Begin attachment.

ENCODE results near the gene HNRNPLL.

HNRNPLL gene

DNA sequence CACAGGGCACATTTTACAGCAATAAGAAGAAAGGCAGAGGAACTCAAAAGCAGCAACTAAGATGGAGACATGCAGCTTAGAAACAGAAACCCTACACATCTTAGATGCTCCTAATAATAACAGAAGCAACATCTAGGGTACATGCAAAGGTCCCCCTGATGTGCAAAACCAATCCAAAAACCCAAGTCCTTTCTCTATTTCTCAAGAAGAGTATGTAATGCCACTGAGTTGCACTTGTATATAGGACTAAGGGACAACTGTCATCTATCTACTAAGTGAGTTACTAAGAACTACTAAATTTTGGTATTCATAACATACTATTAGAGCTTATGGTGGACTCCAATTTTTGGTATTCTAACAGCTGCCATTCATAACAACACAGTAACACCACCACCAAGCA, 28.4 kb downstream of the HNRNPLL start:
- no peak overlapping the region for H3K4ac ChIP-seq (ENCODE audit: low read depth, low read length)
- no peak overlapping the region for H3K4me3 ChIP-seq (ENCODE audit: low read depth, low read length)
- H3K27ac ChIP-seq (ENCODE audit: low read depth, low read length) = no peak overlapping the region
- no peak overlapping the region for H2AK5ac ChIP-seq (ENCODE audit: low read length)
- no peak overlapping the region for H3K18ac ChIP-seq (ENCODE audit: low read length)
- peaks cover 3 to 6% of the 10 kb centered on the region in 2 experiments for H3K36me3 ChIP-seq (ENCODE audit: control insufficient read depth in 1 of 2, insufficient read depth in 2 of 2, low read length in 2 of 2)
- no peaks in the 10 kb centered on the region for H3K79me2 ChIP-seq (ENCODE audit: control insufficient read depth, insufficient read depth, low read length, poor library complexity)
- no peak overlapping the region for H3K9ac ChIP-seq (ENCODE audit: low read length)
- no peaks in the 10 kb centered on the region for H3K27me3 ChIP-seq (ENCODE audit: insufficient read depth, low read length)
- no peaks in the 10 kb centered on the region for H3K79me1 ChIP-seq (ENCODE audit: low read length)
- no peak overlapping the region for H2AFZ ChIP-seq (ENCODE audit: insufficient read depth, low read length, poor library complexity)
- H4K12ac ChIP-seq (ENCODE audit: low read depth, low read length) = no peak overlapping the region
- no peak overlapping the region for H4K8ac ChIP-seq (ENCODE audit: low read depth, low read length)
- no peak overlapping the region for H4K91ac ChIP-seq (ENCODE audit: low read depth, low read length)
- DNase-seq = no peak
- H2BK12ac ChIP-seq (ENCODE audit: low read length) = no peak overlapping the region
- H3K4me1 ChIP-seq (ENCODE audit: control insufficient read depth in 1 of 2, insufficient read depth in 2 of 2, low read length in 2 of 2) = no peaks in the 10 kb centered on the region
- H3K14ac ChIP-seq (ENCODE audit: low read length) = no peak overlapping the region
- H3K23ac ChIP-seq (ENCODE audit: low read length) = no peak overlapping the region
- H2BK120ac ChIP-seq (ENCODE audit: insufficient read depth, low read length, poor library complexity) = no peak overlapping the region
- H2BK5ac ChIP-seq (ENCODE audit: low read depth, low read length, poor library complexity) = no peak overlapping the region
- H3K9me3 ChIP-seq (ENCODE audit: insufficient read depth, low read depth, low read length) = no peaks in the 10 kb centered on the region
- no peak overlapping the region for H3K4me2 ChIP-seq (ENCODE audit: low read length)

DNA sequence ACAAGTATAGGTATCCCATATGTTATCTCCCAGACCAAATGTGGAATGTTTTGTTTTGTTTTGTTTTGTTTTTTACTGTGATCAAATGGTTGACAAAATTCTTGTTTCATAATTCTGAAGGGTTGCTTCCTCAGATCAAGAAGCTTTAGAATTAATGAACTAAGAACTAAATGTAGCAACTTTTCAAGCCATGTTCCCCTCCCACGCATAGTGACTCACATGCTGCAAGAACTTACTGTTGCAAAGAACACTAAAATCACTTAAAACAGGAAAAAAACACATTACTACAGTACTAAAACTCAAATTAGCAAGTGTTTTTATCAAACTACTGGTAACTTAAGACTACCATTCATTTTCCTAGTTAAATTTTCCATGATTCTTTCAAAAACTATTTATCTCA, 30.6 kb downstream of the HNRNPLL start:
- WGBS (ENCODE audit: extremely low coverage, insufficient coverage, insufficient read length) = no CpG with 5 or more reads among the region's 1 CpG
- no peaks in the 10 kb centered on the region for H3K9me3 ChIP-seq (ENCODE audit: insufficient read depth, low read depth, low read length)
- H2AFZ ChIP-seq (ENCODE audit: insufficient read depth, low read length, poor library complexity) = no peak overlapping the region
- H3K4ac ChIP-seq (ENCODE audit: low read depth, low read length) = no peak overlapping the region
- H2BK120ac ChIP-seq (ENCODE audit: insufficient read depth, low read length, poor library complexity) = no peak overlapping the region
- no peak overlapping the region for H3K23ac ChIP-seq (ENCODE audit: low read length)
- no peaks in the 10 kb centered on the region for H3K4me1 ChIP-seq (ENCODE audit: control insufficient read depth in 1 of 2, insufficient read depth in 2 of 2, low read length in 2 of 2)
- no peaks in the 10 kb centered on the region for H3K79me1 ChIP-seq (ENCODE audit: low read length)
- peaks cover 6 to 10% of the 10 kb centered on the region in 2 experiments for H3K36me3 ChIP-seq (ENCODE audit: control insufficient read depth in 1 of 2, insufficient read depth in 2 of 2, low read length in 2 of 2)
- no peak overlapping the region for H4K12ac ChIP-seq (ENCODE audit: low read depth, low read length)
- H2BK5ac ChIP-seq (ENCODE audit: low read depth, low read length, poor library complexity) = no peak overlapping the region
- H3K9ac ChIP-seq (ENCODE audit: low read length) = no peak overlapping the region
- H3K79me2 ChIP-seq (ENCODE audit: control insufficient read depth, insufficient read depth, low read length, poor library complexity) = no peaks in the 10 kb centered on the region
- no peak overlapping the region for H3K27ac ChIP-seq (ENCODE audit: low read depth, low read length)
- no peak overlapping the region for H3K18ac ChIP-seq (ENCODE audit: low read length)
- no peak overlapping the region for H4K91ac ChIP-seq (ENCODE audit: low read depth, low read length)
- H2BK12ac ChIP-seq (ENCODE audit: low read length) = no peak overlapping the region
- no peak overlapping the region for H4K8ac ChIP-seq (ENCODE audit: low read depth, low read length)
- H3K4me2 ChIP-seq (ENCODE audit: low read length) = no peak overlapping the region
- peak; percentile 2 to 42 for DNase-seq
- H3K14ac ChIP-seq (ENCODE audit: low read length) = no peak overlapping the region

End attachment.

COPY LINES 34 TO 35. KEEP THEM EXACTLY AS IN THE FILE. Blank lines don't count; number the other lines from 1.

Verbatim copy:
- no peaks in the 10 kb centered on the region for H3K4me1 ChIP-seq (ENCODE audit: control insufficient read depth in 1 of 2, insufficient read depth in 2 of 2, low read length in 2 of 2)
- no peaks in the 10 kb centered on the region for H3K79me1 ChIP-seq (ENCODE audit: low read length)